6. Mafai-farang (Baccaurea motleyana Muell. Arg)

This fruit tree belongs to the Euphorbiaceae family, the same family as related fruits like lang-khae and mafai. Mafai-farang is a native of Sumatra, Borneo and Java. It is widely cultivated throughout Peninsular Malaysia, Sumatra, Borneo, Java and Bali, and has found its way to neighbouring countries like Thailand and the Philippines.

6.1 Vernacular names

The English name of this fruit tree is rambai, which is also the local name for this fruit tree in Indonesia and Malaysia where it originated. In the Philippines, it is known as rambi. In Thailand, it is called mafai-farang (general), ramai, or lam-khae (Pattani), and raa-maa tee-ku (Narathiwat).

6.2 General description

This is a densely leafy and heavy looking tree and can grow up to 15-25 m tall. The crown is 40 cm in diameter. The twigs, petioles and lower side of leaves are velvety. Leaves are obovate-lanceolate to elliptical shaped and 20-35 × 8-17 cm in size. Petioles are 3-10 cm long with lanceolate stipules. The inflorescences are ramiflorous, and the male racemes are 13-20 cm long. The yellow flowers contain 2-5 fascicles, 4-5 sepals, and 4-8 stamens. The female racemes are 25-60 cm long, and female flowers are often borne in clusters. The flower has 4-6 sepals. The fruit is 2-4 cm in diameter, usually slightly longer than wide, and is smooth, thinly puberulous and buff-coloured. The fruits hang in communal strings (racemes) from the twigs, main branches and, to a lesser extent, from the upper part of the trunk (Figure 4). A variable number of seeds occur within each fruit enclosed in a translucent white pulp. The pulp varies considerably in its quality, ranging from rather acid to sweet and palatable. The mafia-farang season generally occurs around July-August.

6.3 Propagation

Seed propagation was generally used in the old days. However, as mafia-farang has both male and female trees, air-layering of female tree is recommended to make sure that propagated trees will bear fruit. Budding and grafting on mafia-farang rootstocks are also possible.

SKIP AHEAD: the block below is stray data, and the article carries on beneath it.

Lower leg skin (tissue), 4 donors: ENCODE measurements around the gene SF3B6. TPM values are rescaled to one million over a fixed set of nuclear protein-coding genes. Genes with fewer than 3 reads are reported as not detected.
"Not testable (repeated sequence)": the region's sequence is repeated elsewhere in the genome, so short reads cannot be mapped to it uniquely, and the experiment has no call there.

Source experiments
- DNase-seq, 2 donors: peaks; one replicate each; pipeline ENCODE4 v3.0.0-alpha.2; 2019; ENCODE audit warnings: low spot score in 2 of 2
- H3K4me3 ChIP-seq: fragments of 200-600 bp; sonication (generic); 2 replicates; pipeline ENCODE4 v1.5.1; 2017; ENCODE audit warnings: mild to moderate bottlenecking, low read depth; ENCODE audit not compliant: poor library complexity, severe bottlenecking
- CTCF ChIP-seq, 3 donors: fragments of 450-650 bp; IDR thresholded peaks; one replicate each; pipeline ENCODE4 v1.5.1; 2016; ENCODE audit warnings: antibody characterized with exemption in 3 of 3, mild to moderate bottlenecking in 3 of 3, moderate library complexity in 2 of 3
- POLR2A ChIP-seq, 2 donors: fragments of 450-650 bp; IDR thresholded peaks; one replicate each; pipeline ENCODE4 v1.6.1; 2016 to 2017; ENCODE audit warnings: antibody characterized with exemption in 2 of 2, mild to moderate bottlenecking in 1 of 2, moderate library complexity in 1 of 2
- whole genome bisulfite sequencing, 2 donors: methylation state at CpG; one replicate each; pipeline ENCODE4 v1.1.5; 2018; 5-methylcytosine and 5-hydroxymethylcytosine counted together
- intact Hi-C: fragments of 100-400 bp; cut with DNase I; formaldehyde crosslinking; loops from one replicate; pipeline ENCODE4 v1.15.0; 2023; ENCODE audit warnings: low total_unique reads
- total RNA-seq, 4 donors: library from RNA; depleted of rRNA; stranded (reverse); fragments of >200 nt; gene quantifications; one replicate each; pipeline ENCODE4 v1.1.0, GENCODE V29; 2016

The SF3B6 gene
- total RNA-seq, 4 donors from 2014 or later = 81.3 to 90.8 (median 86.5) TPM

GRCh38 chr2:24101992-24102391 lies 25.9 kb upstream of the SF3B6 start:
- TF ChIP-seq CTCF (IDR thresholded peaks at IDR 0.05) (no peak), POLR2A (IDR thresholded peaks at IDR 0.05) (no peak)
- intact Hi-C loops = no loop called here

6.4 Uses

Mafai-farang is primarily grown for its fruit. The clone that produces sweet and palatable pulp is desirable and selected for propagation. The flesh usually adheres to the seed and both the flesh and seed are often swallowed when eaten. Sweet varieties make a refreshing nibble or table fruit. The juice of any variety may be used to make drinks by sweetening and diluting according to taste and served over ice. Alternatively the fruit may be pickled to serve with curries as is done in Indonesia. The fruit has a low vitamin content of 55 mg vitamin C per 100 g edible portion, low vitamin B1 (thiamine = 0.03 mg) and vitamin B2 (riboflavin = 0.09 mg). The fruit also contains 2 mg calcium and 20 mg phosphorous (Anon, 1992). To extract the pulp, the fruit is broken open with the fingers or a small knife. It is then eaten directly after the ejecting seeds (some people often swallow them). Juice is extracted by crushing the pulp in a sieve.

6.5 Prospects

There is little prospect for mafia-farang to become a major fruit tree in Thailand. Although the tree bears fruit abundantly the fresh fruit cannot be eaten in quantity, as this would upset the stomach. Unless a strong demand for the processed products can be generated, there is little chance of mafia-farang being developed commercially.

7. Mafai-jean (Clausena lansium Skeels.)

The synonyms are Quinaria lansium Lour., Clausena wampi (Blanco) Oliv., Clausena punctata (Sonn.) Rehder & Wilson, Cookia punctata sonn., and Cookia wampi Blanco.

7.1 Vernacular names

Wampee (English); vampi (French); wampi, wang-pei (Malaysia); wampi, huampit (Philippines); wampoi, wang-pei (Singapore); kantrop (Cambodia); somz mafai (Laos); mafia-jean, som-mafai (Thailand); and hoàng bi, giôr (Viet Nam).

7.2 Origin and distribution

Mafai-jean is native and commonly cultivated in Southern China and North to Central Viet Nam. The tree has been introduced to Southeast Asia, i.e. Cambodia, Indonesia, Laos, Malaysia, the Philippines, Singapore and Thailand. Outside this region it is occasionally grown in India, Sri Lanka, Australia (Queensland), the United States (Hawaii and Florida) and in Central America (de Bruijn, 1991).